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PhD Nutrition is one of the big players in UK sports nutrition and supplements. But some people may not be familiar with PhD Woman — a branch of PhD launched with a range of products aimed at the female side of the general fitness market. PhD Woman is a decent source of content, be it recipes that fit your macros, full meal plans or workout programmes. It’s run by women in fitness with the aim of encouraging more women to get into fitness.
A strong core value is encouraging: if the manufacturer has put this much thought into their mission, the more likely this will carry through. The supplements across the range also contain no artificial ingredients.
However, most of the content on the PhD Woman Academy part of the website hasn’t been updated since July 2016, plus the available products seem to have shrunk to only a handful and most have seen mixed reviews on both PhD and Amazon. This puts a dampener on my initial enthusiasm.
Let’s see how PhD Woman Natural Protein looks under the lens.
Plant Proteins (71%)
Brown Rice Protein
A complete source of protein, meaning it contains all 9 essential amino acids, brown rice protein is a source of quality protein for those who are omitting dairy from their diet. PhD don’t list the type of processing the brown rice has undergone, so its safer to assume it’s a brown rice protein concentrate rather than an isolate.
Brown rice protein has a quick absorption rate, only 6% slower than whey protein, and research has shown identical benefits for muscle growth and strength at both higher and lower doses when compared to whey protein.
Pea Protein Isolate
PhD Woman Natural Protein uses pea protein isolate, another quality source of plant protein that comes with a full amino acid profile. Research has shown no difference on muscle protein synthesis between using whey and pea protein to supplement resistance training. Pea protein is slower absorbing than brown rice protein, so combining slow pea and fast brown rice protein creates an intelligent blend for a recovery shake. Similar to the two-pronged approach with whey and micellar casein.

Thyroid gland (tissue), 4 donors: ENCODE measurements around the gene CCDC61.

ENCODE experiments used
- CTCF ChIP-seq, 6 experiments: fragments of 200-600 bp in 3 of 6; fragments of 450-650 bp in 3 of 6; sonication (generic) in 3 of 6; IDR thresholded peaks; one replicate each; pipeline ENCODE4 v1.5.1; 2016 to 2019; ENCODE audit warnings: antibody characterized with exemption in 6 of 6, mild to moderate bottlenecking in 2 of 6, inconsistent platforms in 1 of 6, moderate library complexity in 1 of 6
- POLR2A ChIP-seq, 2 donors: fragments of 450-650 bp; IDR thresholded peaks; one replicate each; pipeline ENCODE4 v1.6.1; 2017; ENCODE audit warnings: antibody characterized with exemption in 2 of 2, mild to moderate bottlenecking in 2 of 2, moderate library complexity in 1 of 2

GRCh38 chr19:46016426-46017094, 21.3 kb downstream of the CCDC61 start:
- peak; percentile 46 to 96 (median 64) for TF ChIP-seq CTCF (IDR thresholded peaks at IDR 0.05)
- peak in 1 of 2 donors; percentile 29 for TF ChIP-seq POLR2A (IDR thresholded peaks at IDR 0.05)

Pea protein isolate typically achieves around 85% protein content and would be diluted by the lower content of the brown rice protein concentrate. But to explain the 71% protein: it’s most likely due to the other ingredients diluting the protein. PhD Woman delivers 20g per 30g serving in their Natural Protein, which isn’t ideal.
Sweet Potato Powder
Growing in popularity as a quick way to get nutrient dense carbs into your diet, sweet potato powder has a low GI (slightly higher than its fresh form) for sustained carbs throughout the day. Effectively dried, concentrated sweet potato, it’s high in vitamins B, C and A.
Including it in the shake is probably to boost the carbs to 6.32g per portion than the nutritional benefits of sweet potato, but the weight of sweet potato isn’t included.
Also included as a whole food, pumpkin is high in vitamin A, and phytosterols which can reduce cholesterol and have been linked with reduced risks of gastrointestinal forms of cancer.
However, for the effects on cholesterol, doses are above 1.6 grams of plant sterols per day. PhD don’t list the weight of the pumpkin powder, let alone the content of phytosterols.
Green Tea Extract
The four catechin molecules found in green tea and consumed by steeping the leaves in water and drinking are our active ingredients. In PhD Woman Natural Protein, these catechins are included as a green tea extract, a supplement that has become increasingly popular.
Catechins have been seen to protect the cardiovascular and nervous systems, reduce fat and risk of cancer, and increase insulin sensitivity and cognition. It’s a highly studied and proven ingredient. In many sports supplements it is included for its fat burning attributes. However, these benefits are only seen at high doses of over 600mg per day.
There’s no arguing it’s a great ingredient for general health at lower doses (around 50mg catechins per cup) … but we won’t know if this applies to PhD Woman Natural Protein as no dose is indicated.